County of Conviction: Los Angeles

Convicted of: First Degree Murder, Attempted Murder

Sentence: 50 Years to Life

Date of Conviction: August 14, 2006

Cost of Wrongful Incarceration*: $1,005,639 and counting

*According to the Legislative Analyst’s Office 2018-19 annual costs per CA inmate

Jason Walton

In October of 2005, Jason Walton got into a confrontation with 14-year-old Edward Williams while visiting his girlfriend. While not affiliated with the gang itself, Edward was friends with Rollin’ 40’s members. The Rollin 40’s were an enemy of the Rollin 30’s gang, which was an ally of the Mansfield Gangster Crips. Jason Walton was a member of the Mansfield Gangster Crips. During the week of Halloween, Edward had a similar confrontation with two other men who were also members of the Rollin 30’s gang.

On November 13, 2005, Edward, along with his friend William Cox, went to a local street carnival to meet some girls. Edward and William encountered seven or eight men, their faces obscured by their hooded jackets. One of the men, whom Edward claimed was Jason, walked over to one of the girls the two boys were speaking to and hugged her. The man put his hands in his pockets, and Edward heard the sound of a gunshot. William was shot first and when Edward tried to flee, he was shot too. Edward survived, but William would later die from his wound.

According to Edward, who is 6’2”, the shooter was considerably shorter than him even while the shooter stood on a curb. Jason Walton is only an inch shorter than Edward, far taller than the shooter described by Edward. In addition, surveillance footage from a nearby Roscoe’s Chicken and Waffles showed Jason Walton wearing a completely different set of clothes than the shooter, moments before and after the shooting took place.

Richard Gray, a carnival ride operator, did not see the shooting directly, but did see a man, whom he later identified as Jason, running away from the crime scene. The man he described was only 5’4’’, a height similar to the one presented by Edward, and, like Edward, the description did not match Jason at all.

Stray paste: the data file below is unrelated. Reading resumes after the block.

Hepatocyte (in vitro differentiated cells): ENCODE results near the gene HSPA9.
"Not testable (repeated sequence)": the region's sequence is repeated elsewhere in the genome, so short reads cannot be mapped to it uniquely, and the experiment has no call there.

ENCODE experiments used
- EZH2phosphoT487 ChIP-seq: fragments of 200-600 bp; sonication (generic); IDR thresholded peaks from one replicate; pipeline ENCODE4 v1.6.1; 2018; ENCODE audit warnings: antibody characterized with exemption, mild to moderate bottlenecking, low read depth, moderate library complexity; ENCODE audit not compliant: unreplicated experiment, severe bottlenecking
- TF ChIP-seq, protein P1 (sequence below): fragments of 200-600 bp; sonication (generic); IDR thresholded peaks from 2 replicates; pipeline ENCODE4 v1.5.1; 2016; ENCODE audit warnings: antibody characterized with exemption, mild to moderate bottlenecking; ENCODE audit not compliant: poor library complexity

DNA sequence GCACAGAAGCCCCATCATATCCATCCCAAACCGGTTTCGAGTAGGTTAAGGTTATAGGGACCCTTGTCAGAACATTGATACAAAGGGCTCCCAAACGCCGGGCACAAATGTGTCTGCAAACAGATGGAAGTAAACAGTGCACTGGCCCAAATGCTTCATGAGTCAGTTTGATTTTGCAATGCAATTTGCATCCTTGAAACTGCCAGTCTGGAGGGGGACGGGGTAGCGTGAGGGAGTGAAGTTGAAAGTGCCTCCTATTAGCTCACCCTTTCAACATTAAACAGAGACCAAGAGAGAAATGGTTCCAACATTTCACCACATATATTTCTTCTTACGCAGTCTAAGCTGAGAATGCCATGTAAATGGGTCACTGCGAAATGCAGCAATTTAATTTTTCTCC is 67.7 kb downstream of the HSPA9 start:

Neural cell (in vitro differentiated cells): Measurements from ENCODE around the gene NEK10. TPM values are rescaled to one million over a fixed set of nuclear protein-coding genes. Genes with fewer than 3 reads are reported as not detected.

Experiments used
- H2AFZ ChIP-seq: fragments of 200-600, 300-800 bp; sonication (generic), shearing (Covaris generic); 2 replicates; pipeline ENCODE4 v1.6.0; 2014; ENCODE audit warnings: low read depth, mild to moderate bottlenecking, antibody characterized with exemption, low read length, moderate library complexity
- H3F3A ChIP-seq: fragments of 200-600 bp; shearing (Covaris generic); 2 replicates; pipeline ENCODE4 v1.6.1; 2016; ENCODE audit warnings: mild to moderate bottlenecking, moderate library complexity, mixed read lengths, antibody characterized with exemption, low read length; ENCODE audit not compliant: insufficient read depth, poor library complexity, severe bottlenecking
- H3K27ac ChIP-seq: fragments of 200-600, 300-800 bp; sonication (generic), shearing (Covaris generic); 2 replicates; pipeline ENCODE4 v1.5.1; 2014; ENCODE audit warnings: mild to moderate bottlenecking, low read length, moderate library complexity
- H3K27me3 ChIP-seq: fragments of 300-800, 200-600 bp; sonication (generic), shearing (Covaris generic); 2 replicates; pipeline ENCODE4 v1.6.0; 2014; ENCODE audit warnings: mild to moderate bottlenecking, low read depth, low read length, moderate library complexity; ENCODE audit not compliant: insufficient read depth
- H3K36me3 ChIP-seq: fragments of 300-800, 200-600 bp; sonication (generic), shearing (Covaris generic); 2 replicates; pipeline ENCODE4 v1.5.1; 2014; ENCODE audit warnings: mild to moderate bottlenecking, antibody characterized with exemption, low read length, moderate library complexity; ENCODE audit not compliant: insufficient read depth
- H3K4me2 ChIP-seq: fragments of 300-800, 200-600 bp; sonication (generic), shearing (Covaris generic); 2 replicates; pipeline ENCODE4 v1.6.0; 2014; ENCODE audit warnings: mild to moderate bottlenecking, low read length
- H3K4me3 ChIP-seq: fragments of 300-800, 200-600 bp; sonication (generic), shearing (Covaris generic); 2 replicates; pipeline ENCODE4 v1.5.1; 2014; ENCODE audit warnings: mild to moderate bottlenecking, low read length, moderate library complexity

At the time of the shooting, Jason was at a Roscoe’s, 3.5 miles away from the scene of the crime. Jason was captured on Roscoe’s security footage. His identity was corroborated by both Ronaldo Dervin, who he had known for four years, and Nikko Deloney, a certified gang intervention specialist who had known Jason Walton his whole life.

The cell phone Jason used registered 13 calls on the tower two blocks from the Roscoe’s between 7:09 p.m. and 8:04 p.m. Surveillance video showed Jason making a phone call at 7:18 p.m. However, his cell phone record indicated that no calls were made at that specific time; the closest calls were made at 7:13 p.m. and 7:21 pm. This detail is absolutely critical, as it means the camera timestamp is either five minutes fast or three minutes slow as compared to the cell phone time. Someone called 911 at 7:01 p.m. to report the shooting. Police officers testified that Roscoe’s was a six minute drive from the shooting location.

If the camera was indeed five minutes fast, then Jason was on tape during the time of the 911 call. One man cannot be at two different places at the same time, so, if this scenario is true, Jason could not be the shooter.

If the camera was three minutes slow, Jason would have had to drive to the carnival, change his clothes, meet up with the other men, and approach and shoot Edward and William within eight minutes. Jason would then only have nine minutes to return to the get-away car, change clothes once again, return to Roscoe’s to appear on the surveillance tape, and then make phone calls to register at the cell phone tower by 7:09. The California Innocence Project tested the route Jason would have had to take and found it was impossible to complete it in the timeline the prosecution claimed.

A private investigator interviewed another carnival operator, Kristofer Green, who was also present at the scene of the crime. Kristofer stated he was closer to the shooting than Richard Gray and he claimed Richard could not have viewed the shooter or the victims from his location. According to Kristofer, Richard was at least 15 yards away and his view was obstructed by portable toilets and a fence. Richard also told Kristofer that he was pressured to make an identification by the police.

The California Innocence Project’s investigation into the case is ongoing and plans are being made to interview possible witnesses, as well as Edward himself. With enough time and hard work, the California Innocence Project may be able to prove Jason Walton’s innocence and free him from his wrongful imprisonment.